Honeymoon in Paris (self-contained novella) takes place several years before the events to come in The Girl You Left Behind when both couples have just married. Sophie, a provincial girl, is swept up in the glamour of Belle poque Paris but discovers that loving a feted artist like Edouard brings undreamt of complications. Following in Sophie’s footsteps a hundred years later, Liv, after a whirlwind romance, finds her Parisian honeymoon is not quite the romantic getaway she had been hoping for… (Amazon) (more…)
Wednesday, May 2nd, 2012
Zen Queen Synopsis
Jess Harper’s personal life is a mess. She hasn’t had a haircut since 2006 and she doesn’t have time to find better friends than the self-centred associates she’s had since University.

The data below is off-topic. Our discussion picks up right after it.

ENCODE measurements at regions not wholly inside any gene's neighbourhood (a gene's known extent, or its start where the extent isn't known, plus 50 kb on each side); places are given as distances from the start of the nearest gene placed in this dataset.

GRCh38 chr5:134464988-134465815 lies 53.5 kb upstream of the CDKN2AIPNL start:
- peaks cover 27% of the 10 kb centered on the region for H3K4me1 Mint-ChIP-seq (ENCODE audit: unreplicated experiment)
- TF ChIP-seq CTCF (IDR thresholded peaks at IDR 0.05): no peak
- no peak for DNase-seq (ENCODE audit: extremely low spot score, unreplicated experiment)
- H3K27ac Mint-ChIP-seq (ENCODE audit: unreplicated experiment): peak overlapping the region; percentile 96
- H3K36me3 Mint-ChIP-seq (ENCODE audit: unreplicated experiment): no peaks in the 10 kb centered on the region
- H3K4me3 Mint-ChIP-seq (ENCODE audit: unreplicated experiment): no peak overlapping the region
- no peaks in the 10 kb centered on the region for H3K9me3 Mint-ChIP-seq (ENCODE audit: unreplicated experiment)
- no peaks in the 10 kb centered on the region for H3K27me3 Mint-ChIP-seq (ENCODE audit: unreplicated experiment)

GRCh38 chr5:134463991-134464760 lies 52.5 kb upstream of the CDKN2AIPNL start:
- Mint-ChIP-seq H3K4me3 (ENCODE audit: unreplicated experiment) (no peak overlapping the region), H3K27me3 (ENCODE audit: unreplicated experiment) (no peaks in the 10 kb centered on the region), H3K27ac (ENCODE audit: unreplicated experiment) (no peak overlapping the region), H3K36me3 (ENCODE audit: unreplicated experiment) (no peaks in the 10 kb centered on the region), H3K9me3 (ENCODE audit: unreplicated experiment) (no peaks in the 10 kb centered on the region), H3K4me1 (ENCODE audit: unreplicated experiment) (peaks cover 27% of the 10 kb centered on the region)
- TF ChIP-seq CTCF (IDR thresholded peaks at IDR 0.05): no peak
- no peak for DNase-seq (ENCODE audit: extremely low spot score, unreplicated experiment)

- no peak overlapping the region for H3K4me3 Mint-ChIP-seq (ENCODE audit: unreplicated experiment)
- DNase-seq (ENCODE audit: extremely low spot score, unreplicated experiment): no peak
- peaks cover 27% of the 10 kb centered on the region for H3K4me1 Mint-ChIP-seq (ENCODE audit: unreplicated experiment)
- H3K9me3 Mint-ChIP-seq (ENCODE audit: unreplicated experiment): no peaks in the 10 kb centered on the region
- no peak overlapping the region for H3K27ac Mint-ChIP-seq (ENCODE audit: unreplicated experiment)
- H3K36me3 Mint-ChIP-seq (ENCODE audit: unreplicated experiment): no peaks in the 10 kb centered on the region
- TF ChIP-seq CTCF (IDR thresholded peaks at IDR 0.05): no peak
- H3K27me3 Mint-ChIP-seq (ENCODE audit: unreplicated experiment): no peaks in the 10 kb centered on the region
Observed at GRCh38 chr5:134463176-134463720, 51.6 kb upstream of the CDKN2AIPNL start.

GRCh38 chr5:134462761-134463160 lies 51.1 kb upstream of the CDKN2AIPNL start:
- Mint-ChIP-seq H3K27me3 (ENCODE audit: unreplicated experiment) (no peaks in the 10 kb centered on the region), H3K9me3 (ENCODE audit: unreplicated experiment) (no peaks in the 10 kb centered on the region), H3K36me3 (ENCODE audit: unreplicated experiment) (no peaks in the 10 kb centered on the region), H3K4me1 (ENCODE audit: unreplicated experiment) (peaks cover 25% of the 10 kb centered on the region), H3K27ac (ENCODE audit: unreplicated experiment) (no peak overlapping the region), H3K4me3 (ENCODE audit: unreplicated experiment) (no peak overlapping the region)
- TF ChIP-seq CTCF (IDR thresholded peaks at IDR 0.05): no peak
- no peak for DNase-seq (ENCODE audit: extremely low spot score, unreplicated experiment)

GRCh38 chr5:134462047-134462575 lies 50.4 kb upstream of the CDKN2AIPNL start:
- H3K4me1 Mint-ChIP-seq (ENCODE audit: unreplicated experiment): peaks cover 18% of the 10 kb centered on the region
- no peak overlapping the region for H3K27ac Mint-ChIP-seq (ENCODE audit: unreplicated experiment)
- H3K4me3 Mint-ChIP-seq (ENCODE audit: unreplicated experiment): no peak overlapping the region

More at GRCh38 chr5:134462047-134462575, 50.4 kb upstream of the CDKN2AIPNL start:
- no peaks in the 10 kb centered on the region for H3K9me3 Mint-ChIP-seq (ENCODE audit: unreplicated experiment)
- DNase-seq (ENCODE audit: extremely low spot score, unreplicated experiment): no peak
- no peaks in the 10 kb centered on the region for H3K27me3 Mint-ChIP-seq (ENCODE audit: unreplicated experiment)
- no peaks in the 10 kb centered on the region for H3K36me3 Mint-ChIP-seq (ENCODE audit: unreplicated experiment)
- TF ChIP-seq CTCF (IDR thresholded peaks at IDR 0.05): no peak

And instead of searching for love, she’s settled for ‘friends with benefits’ status with one of her buddies. Yet none of that matters, because professionally she’s living the dream, and has just scored a highly coveted assignment in Japan with the promise of a promotion on her return. But when she arrives in Japan, instead of the smooth integration she anticipated, Jess finds herself wrongfully fired, abandoned and broke in a country where she doesn’t speak the language.
Now she must rebuild her life and clear her name. But the friendly locals and allure of the ex-pat lifestyle soon have her reconsidering her priorities and challenging her views on climbing the corporate ladder. With a new job as an English teacher and the temptation of her cute (but already attached) roommate, Jess discovers that although life doesn’t always turn out as planned, maybe that’s not such a bad thing. (Amazon)